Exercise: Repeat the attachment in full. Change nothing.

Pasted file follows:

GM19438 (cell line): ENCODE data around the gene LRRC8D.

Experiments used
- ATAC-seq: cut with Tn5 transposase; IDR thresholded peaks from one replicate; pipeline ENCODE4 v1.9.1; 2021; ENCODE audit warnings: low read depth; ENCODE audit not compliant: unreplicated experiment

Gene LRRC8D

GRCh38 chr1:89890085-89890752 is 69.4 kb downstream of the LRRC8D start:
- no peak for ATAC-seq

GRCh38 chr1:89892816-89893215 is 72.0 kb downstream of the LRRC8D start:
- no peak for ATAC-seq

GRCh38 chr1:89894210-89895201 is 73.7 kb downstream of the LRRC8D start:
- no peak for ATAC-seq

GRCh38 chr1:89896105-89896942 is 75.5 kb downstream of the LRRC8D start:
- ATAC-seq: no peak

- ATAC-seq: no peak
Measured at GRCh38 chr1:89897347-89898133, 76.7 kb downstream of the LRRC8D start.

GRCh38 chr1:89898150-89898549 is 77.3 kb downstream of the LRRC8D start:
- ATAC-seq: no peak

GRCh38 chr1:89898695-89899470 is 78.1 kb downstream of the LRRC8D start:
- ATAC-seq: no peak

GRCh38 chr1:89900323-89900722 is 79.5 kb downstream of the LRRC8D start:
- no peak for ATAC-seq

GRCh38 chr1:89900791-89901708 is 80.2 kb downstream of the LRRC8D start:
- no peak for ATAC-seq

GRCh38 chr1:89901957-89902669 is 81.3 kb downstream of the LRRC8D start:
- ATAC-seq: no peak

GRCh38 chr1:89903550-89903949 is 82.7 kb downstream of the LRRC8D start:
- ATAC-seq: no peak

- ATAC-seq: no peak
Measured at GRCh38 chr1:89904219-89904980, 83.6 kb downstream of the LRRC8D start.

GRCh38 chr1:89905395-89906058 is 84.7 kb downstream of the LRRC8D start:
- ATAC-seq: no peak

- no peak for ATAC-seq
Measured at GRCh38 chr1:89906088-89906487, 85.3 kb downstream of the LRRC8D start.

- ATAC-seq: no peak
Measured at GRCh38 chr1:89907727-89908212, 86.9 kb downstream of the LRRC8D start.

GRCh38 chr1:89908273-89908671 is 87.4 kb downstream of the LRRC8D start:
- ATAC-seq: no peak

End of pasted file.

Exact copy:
GM19438 (cell line): ENCODE data around the gene LRRC8D.

Experiments used
- ATAC-seq: cut with Tn5 transposase; IDR thresholded peaks from one replicate; pipeline ENCODE4 v1.9.1; 2021; ENCODE audit warnings: low read depth; ENCODE audit not compliant: unreplicated experiment

Gene LRRC8D

GRCh38 chr1:89890085-89890752 is 69.4 kb downstream of the LRRC8D start:
- no peak for ATAC-seq

GRCh38 chr1:89892816-89893215 is 72.0 kb downstream of the LRRC8D start:
- no peak for ATAC-seq

GRCh38 chr1:89894210-89895201 is 73.7 kb downstream of the LRRC8D start:
- no peak for ATAC-seq

GRCh38 chr1:89896105-89896942 is 75.5 kb downstream of the LRRC8D start:
- ATAC-seq: no peak

- ATAC-seq: no peak
Measured at GRCh38 chr1:89897347-89898133, 76.7 kb downstream of the LRRC8D start.

GRCh38 chr1:89898150-89898549 is 77.3 kb downstream of the LRRC8D start:
- ATAC-seq: no peak

GRCh38 chr1:89898695-89899470 is 78.1 kb downstream of the LRRC8D start:
- ATAC-seq: no peak

GRCh38 chr1:89900323-89900722 is 79.5 kb downstream of the LRRC8D start:
- no peak for ATAC-seq

GRCh38 chr1:89900791-89901708 is 80.2 kb downstream of the LRRC8D start:
- no peak for ATAC-seq

GRCh38 chr1:89901957-89902669 is 81.3 kb downstream of the LRRC8D start:
- ATAC-seq: no peak

GRCh38 chr1:89903550-89903949 is 82.7 kb downstream of the LRRC8D start:
- ATAC-seq: no peak

- ATAC-seq: no peak
Measured at GRCh38 chr1:89904219-89904980, 83.6 kb downstream of the LRRC8D start.

GRCh38 chr1:89905395-89906058 is 84.7 kb downstream of the LRRC8D start:
- ATAC-seq: no peak

- no peak for ATAC-seq
Measured at GRCh38 chr1:89906088-89906487, 85.3 kb downstream of the LRRC8D start.

- ATAC-seq: no peak
Measured at GRCh38 chr1:89907727-89908212, 86.9 kb downstream of the LRRC8D start.

GRCh38 chr1:89908273-89908671 is 87.4 kb downstream of the LRRC8D start:
- ATAC-seq: no peak